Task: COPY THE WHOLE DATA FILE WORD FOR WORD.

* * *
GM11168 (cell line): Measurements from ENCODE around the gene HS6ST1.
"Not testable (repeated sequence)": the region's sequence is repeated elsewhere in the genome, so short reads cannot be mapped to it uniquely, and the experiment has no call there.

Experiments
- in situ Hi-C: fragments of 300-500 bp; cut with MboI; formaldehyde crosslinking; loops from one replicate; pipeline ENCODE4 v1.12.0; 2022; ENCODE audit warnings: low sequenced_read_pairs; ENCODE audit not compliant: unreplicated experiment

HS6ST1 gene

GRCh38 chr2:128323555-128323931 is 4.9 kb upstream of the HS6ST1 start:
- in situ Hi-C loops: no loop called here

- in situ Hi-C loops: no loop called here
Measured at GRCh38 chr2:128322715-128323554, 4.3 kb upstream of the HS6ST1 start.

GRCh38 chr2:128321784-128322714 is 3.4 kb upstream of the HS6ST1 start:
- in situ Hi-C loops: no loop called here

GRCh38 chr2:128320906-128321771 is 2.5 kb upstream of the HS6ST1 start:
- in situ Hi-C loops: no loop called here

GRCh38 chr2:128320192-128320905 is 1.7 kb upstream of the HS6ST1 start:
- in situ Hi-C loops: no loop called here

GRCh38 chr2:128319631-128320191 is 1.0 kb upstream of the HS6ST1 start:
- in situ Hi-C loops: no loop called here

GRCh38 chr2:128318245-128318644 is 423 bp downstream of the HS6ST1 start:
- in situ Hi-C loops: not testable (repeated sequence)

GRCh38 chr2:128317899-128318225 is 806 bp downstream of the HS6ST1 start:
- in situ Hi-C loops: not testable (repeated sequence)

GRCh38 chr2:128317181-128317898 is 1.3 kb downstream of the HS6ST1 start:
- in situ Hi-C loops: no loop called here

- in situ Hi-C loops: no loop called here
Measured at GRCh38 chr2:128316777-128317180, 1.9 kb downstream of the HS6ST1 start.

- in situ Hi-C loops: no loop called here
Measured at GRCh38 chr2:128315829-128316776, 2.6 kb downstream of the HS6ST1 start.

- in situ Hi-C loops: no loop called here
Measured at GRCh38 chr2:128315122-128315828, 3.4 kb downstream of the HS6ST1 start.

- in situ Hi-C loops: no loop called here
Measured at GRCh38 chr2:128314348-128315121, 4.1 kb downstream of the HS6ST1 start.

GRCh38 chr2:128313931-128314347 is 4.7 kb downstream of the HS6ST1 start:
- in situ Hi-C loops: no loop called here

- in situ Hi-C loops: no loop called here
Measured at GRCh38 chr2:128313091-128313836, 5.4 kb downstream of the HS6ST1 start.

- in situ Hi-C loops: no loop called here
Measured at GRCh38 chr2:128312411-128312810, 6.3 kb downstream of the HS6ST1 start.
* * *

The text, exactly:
GM11168 (cell line): Measurements from ENCODE around the gene HS6ST1.
"Not testable (repeated sequence)": the region's sequence is repeated elsewhere in the genome, so short reads cannot be mapped to it uniquely, and the experiment has no call there.

Experiments
- in situ Hi-C: fragments of 300-500 bp; cut with MboI; formaldehyde crosslinking; loops from one replicate; pipeline ENCODE4 v1.12.0; 2022; ENCODE audit warnings: low sequenced_read_pairs; ENCODE audit not compliant: unreplicated experiment

HS6ST1 gene

GRCh38 chr2:128323555-128323931 is 4.9 kb upstream of the HS6ST1 start:
- in situ Hi-C loops: no loop called here

- in situ Hi-C loops: no loop called here
Measured at GRCh38 chr2:128322715-128323554, 4.3 kb upstream of the HS6ST1 start.

GRCh38 chr2:128321784-128322714 is 3.4 kb upstream of the HS6ST1 start:
- in situ Hi-C loops: no loop called here

GRCh38 chr2:128320906-128321771 is 2.5 kb upstream of the HS6ST1 start:
- in situ Hi-C loops: no loop called here

GRCh38 chr2:128320192-128320905 is 1.7 kb upstream of the HS6ST1 start:
- in situ Hi-C loops: no loop called here

GRCh38 chr2:128319631-128320191 is 1.0 kb upstream of the HS6ST1 start:
- in situ Hi-C loops: no loop called here

GRCh38 chr2:128318245-128318644 is 423 bp downstream of the HS6ST1 start:
- in situ Hi-C loops: not testable (repeated sequence)

GRCh38 chr2:128317899-128318225 is 806 bp downstream of the HS6ST1 start:
- in situ Hi-C loops: not testable (repeated sequence)

GRCh38 chr2:128317181-128317898 is 1.3 kb downstream of the HS6ST1 start:
- in situ Hi-C loops: no loop called here

- in situ Hi-C loops: no loop called here
Measured at GRCh38 chr2:128316777-128317180, 1.9 kb downstream of the HS6ST1 start.

- in situ Hi-C loops: no loop called here
Measured at GRCh38 chr2:128315829-128316776, 2.6 kb downstream of the HS6ST1 start.

- in situ Hi-C loops: no loop called here
Measured at GRCh38 chr2:128315122-128315828, 3.4 kb downstream of the HS6ST1 start.

- in situ Hi-C loops: no loop called here
Measured at GRCh38 chr2:128314348-128315121, 4.1 kb downstream of the HS6ST1 start.

GRCh38 chr2:128313931-128314347 is 4.7 kb downstream of the HS6ST1 start:
- in situ Hi-C loops: no loop called here

- in situ Hi-C loops: no loop called here
Measured at GRCh38 chr2:128313091-128313836, 5.4 kb downstream of the HS6ST1 start.

- in situ Hi-C loops: no loop called here
Measured at GRCh38 chr2:128312411-128312810, 6.3 kb downstream of the HS6ST1 start.